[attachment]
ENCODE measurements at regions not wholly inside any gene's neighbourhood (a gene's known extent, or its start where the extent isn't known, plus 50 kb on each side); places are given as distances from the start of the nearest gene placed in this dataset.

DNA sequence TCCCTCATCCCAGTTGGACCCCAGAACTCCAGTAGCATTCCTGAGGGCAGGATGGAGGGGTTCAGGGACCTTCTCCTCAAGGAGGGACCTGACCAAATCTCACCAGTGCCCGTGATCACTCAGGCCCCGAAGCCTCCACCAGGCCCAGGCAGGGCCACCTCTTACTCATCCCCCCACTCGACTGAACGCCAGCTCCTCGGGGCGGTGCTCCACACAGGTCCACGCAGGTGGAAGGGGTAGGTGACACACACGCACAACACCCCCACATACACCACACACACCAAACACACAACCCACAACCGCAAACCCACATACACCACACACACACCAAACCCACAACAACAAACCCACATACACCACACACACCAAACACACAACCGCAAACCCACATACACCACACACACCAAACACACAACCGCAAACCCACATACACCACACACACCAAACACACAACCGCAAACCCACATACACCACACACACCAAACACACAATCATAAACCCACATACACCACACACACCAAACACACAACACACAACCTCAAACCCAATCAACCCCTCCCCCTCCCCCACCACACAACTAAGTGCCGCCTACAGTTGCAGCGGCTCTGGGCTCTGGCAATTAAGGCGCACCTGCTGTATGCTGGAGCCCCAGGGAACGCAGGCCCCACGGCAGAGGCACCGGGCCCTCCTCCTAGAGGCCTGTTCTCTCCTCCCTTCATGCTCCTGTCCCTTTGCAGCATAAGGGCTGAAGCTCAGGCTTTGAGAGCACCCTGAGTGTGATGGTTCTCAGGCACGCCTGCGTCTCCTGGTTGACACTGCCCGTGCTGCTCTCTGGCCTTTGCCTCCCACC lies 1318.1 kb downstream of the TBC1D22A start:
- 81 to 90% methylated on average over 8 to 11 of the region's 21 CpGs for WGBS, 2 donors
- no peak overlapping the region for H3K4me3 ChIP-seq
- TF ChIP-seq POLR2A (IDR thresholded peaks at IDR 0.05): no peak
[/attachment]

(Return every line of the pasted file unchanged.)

ENCODE measurements at regions not wholly inside any gene's neighbourhood (a gene's known extent, or its start where the extent isn't known, plus 50 kb on each side); places are given as distances from the start of the nearest gene placed in this dataset.

DNA sequence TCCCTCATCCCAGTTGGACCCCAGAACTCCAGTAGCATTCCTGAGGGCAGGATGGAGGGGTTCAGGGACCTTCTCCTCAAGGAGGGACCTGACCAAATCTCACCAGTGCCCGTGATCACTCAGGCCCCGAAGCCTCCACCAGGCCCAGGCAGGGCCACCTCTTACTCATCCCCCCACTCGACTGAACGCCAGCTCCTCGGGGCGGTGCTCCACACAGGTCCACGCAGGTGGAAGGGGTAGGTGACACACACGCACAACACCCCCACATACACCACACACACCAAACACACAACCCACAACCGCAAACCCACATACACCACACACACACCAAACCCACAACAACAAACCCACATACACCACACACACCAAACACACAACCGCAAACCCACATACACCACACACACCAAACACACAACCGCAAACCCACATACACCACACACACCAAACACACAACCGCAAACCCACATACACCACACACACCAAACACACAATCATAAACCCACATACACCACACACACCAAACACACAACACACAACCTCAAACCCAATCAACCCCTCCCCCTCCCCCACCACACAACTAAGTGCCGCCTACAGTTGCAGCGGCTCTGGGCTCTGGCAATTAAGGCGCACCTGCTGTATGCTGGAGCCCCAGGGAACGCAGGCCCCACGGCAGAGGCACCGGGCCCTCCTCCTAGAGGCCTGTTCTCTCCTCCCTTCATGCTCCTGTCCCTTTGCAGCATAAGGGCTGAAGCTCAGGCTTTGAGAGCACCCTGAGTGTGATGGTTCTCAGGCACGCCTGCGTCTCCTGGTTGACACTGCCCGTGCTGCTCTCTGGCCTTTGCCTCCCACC lies 1318.1 kb downstream of the TBC1D22A start:
- 81 to 90% methylated on average over 8 to 11 of the region's 21 CpGs for WGBS, 2 donors
- no peak overlapping the region for H3K4me3 ChIP-seq
- TF ChIP-seq POLR2A (IDR thresholded peaks at IDR 0.05): no peak